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I've found microwaves tend to have a high voltage diode, and a high voltage capacitor. Both are known to go bad. I've repaired several microwave ovens, and it's been these two parts.
Christopher A. Young Learn more about Jesus www.lds.org .
This Jenn-Air (model M170B) 1,350 Watt microwave just stopped heating:

I called Jenn-Air customer support who said there's no troubleshooting for when it doesn't heat. They said the magnetron may need to be replaced: Jenn-Air 800-536-6247 Customer Care
A replacement microwave oven has to fit over the electric oven:

Interestingly, (since it was above the oven) the back sticker says: "May be built into a cabinet structure, but not for use adjacent to (with 2 feet of) any gas or electric range, cooktop or oven."

But, that sticker also says: This microwave is approved for mounting directly over Jenn-Air wall ovens as follows: W2700 Series Using MK271 Trim Kit, W3000 Series Using MK301 Trim Kit
Having never worked on a microwave, I ask what the conventional wisdom is. Q: Is it generally feasible to replace just the magnetron? Q: Will similarly sized microwave ovens fit (22" widex13"tallx15" deep)? Q: Is it generally best to stick within the same brand? (e.g., JMC1116AB)?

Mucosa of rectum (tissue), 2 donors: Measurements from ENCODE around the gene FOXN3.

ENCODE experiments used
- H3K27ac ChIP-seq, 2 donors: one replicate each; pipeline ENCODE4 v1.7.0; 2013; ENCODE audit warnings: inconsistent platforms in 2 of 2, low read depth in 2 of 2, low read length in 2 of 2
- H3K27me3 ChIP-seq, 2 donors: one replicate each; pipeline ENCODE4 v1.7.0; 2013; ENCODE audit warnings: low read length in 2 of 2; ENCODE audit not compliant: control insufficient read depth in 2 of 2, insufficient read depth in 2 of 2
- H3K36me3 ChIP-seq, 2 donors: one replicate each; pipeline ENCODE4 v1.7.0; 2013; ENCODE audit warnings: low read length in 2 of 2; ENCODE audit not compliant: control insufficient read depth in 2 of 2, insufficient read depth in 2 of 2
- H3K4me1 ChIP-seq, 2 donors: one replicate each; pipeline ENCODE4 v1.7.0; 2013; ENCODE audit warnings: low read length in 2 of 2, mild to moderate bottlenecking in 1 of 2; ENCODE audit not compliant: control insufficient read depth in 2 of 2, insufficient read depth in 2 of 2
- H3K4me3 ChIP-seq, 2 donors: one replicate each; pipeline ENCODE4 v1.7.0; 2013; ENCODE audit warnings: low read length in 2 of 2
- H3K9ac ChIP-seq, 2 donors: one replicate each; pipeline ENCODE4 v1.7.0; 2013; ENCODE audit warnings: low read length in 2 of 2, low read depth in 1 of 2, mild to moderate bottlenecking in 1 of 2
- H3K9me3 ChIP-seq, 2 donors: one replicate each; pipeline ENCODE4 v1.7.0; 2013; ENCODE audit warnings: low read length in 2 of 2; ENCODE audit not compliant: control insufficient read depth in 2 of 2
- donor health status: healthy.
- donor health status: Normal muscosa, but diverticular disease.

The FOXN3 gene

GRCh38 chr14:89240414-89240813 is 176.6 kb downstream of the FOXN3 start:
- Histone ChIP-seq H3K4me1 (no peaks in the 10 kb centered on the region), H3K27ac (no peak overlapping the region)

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Danny D. wrote:

"When it doesn't heat..." Do you mean the microwave does everything else EXCEPT heat the contents? That is does if LOOK like it's working, turntable goes round, light comes on, timer works? If so, replacing the magnetron is a good first guess.
I say this because the other stuff is governed by a printed circuit board that has three to ten dodgy electrolytic capacitors on it. Replacing these capacitors is pretty easy and pretty cheap.
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On Mon, 17 Dec 2012 19:22:18 -0600, HeyBub wrote:

Yes. EVERYTHING, fan, lights, table, controls, etc. ... everything else is working. The only thing that is not working is nothing gets heated.
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Could be the magnetron, altho the usual failure is a gradual decrease in power output so thing take longer and longer to get hot. If you can locate the two wires going to the magnetron filament, you should see someting less than 100 ohms for the filament. But, you have to disconnect one wire from the filament to the power transformer before you check the filament or you will just see the resistance of the transformer and not the filament of the magnetron.